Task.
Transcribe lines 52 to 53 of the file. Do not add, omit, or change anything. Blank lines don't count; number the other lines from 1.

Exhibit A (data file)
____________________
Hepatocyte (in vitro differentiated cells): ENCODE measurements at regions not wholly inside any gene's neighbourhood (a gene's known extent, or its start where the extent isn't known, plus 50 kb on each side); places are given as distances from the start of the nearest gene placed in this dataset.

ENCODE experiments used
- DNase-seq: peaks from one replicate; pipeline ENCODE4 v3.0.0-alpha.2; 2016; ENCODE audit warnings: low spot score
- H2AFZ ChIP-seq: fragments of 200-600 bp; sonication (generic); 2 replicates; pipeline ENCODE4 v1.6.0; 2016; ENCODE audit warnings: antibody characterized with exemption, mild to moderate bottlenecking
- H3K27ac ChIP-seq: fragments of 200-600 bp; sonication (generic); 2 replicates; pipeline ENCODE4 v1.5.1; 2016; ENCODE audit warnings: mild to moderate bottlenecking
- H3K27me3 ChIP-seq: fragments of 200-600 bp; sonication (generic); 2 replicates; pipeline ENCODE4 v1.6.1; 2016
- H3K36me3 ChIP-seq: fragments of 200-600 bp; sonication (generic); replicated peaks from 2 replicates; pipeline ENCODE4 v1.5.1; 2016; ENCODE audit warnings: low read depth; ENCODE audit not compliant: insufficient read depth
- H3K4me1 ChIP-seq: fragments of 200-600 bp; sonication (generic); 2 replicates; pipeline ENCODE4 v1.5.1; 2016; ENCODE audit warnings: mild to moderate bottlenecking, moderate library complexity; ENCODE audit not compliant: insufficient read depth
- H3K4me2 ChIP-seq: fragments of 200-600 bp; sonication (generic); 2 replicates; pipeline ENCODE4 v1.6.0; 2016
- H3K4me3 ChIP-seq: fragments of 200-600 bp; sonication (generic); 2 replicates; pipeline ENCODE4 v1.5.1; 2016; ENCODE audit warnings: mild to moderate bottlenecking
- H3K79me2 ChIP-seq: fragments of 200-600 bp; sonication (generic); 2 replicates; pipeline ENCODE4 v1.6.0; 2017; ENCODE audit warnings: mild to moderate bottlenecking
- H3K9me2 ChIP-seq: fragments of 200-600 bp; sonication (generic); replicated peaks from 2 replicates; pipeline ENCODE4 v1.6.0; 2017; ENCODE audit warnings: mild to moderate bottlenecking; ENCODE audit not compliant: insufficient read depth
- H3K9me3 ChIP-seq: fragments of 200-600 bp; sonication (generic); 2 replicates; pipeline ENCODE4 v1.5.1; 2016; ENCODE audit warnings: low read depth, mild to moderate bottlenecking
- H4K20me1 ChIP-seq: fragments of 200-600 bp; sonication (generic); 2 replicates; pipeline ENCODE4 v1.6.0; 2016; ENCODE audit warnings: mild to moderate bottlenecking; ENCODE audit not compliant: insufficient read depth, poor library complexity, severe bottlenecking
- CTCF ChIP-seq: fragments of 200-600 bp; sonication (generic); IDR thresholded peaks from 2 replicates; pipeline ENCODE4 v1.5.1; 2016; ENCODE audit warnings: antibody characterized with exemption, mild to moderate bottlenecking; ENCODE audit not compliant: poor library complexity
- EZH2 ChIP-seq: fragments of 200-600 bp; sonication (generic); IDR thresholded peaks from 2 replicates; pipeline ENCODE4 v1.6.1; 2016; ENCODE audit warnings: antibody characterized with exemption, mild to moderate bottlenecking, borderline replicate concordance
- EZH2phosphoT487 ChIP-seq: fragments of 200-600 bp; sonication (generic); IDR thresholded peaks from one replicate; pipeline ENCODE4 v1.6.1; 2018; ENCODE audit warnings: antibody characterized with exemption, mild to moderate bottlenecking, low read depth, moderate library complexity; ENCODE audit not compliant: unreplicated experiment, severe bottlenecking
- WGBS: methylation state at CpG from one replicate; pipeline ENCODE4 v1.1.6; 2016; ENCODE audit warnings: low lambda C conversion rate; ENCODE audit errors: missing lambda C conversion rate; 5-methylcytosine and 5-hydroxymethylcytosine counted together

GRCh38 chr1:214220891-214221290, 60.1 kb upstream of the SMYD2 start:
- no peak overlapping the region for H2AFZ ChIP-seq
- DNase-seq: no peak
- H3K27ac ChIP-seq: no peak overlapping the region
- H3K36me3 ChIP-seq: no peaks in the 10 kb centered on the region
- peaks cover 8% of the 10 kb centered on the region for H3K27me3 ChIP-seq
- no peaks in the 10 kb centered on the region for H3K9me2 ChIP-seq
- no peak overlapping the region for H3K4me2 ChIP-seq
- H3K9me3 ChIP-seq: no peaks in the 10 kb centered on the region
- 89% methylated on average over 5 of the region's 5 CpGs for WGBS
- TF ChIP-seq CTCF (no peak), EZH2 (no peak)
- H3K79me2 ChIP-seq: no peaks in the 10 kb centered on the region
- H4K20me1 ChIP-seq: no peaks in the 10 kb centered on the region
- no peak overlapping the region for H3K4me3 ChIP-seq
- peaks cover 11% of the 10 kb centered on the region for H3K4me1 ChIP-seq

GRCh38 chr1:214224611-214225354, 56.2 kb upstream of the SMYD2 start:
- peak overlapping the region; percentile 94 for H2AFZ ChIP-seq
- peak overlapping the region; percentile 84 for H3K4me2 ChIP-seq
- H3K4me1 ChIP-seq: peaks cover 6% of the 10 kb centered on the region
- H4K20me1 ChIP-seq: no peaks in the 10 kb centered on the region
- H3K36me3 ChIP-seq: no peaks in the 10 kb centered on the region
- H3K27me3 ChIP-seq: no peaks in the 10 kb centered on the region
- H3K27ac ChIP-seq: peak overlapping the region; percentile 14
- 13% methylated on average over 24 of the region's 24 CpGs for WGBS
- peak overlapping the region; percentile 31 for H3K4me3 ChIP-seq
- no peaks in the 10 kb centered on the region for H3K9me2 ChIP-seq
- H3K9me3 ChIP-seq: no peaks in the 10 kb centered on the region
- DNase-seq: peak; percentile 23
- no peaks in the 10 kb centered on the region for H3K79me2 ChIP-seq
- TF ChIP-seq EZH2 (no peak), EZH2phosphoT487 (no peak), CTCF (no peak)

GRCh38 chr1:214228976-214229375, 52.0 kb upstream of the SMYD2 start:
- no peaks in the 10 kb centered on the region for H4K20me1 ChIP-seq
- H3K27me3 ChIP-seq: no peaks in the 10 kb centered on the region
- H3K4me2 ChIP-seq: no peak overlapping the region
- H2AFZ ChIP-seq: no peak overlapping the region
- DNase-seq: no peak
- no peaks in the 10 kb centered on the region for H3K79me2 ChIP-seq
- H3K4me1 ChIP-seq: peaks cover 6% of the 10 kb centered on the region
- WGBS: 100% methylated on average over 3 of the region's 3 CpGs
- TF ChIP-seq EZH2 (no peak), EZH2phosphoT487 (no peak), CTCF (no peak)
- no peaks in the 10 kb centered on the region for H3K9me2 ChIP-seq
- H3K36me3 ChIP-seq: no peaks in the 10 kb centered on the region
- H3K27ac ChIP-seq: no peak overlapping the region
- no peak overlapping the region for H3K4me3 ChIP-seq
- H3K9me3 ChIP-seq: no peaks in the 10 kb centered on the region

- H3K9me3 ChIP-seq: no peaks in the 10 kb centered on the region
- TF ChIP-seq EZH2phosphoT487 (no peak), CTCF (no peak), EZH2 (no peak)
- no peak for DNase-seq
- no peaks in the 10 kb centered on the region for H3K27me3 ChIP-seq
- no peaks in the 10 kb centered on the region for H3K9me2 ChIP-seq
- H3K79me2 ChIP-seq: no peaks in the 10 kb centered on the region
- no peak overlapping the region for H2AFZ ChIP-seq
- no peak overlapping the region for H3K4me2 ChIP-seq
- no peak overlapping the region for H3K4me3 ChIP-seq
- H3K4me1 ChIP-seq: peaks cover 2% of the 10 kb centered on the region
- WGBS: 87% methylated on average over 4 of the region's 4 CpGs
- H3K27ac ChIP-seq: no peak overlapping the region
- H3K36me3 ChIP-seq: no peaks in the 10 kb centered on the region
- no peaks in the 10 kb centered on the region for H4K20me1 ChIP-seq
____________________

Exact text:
- H3K4me2 ChIP-seq: no peak overlapping the region
- H2AFZ ChIP-seq: no peak overlapping the region